From there, security teams can use four different methods to discover assets:

  • Physical inventory
  • Passive monitoring and discovery
  • Active scanning
  • Additive sources

While each of these methods alone can't discover all the assets on the network, when taken together, these four tactics can produce a holistic picture of the converged system, while creating a comprehensive inventory. The key is knowing which method to use for which assets to avoid any unintended downtime. For example, physical inventory and passive monitoring and discovery pose less risk of downtime for OT systems than active scanning, which is best reserved for non-operational systems. 

Patching Smartly

Once all the assets are discovered, the question becomes how to assess the risk and determine which vulnerabilities are worth patching first.  

In most cases, risk assessment is based on the CVSS score assigned to a given vulnerability. However, Wylie suggested security professionals would do well to consider all the various elements used to arrive at a final CVSS number; you might find some of the elements used to calculate the score are less relevant to your particular business, which can help as you look to prioritize your remediation plans.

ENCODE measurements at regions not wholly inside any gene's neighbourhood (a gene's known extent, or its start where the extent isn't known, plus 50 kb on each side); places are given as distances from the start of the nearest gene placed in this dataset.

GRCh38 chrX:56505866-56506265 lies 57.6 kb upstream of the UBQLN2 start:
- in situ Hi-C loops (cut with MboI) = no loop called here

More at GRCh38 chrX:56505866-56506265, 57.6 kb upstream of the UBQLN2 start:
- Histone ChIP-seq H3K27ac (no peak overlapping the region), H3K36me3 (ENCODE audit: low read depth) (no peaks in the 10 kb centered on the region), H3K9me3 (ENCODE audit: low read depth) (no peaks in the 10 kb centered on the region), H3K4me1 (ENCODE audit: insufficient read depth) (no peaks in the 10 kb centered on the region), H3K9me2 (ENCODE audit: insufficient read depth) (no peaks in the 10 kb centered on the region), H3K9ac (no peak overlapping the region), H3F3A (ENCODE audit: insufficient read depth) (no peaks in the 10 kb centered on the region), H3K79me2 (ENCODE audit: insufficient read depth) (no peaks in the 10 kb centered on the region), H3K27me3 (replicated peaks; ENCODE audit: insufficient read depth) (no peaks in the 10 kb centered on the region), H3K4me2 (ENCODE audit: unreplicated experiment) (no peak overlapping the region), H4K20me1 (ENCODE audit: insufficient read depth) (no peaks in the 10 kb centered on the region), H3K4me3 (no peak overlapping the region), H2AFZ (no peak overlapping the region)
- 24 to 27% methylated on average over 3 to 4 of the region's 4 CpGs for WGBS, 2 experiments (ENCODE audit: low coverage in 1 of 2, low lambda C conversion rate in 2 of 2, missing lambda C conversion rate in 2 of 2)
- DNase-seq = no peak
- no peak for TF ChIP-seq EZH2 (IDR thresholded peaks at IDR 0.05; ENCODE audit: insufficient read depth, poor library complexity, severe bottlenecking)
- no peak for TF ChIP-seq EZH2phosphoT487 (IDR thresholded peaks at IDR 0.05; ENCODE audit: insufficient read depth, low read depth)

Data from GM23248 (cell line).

Additional monitoring and controls can also allow for smarter patching. Parsons cited as an example a situation that might happen at a large industrial energy facility: "An energy organization in the middle of winter finds a vulnerability in software that they are using, and this vulnerability could be exploited by attackers that [are] publicly known at this point. Do they patch? In the middle of winter in an area that is north like Canada, we have a lot of storms and cold weather. It's not an ideal time to change the process, to increase the risk of the system going down because of the patch. Yet, the vulnerability remains, so how do you work around that? [P]atching smartly in this context is really about understanding what is there and how you do controls between now and the middle of winter and perhaps in spring … to keep the actual ICS process up, and patch smartly when you can so you won't disrupt the system. The idea here is to maintain the safety and the ability of operations and that's the utmost."

Risk Management as Part of The Maintenance Lifecycle

How can organizations assess risk when trying to maintain converged IT and OT systems? As Tenable's Gary noted, the risks companies face change over time as new vulnerabilities are discovered and the threat landscape evolves.

Gary said, "When you make changes to devices on your network, you can introduce new risks that need to be mitigated. But I think a key point is, even if you don't change anything, the environment from a risk point-of-view can change. There can be new vulnerabilities that are discovered that weren't there a month ago or a week ago. There could be ones very important to you … there can be new exploits to them, so the threat landscape can change as well."

For these reasons, Gary recommended making risk management part of the maintenance lifecycle of your OT equipment.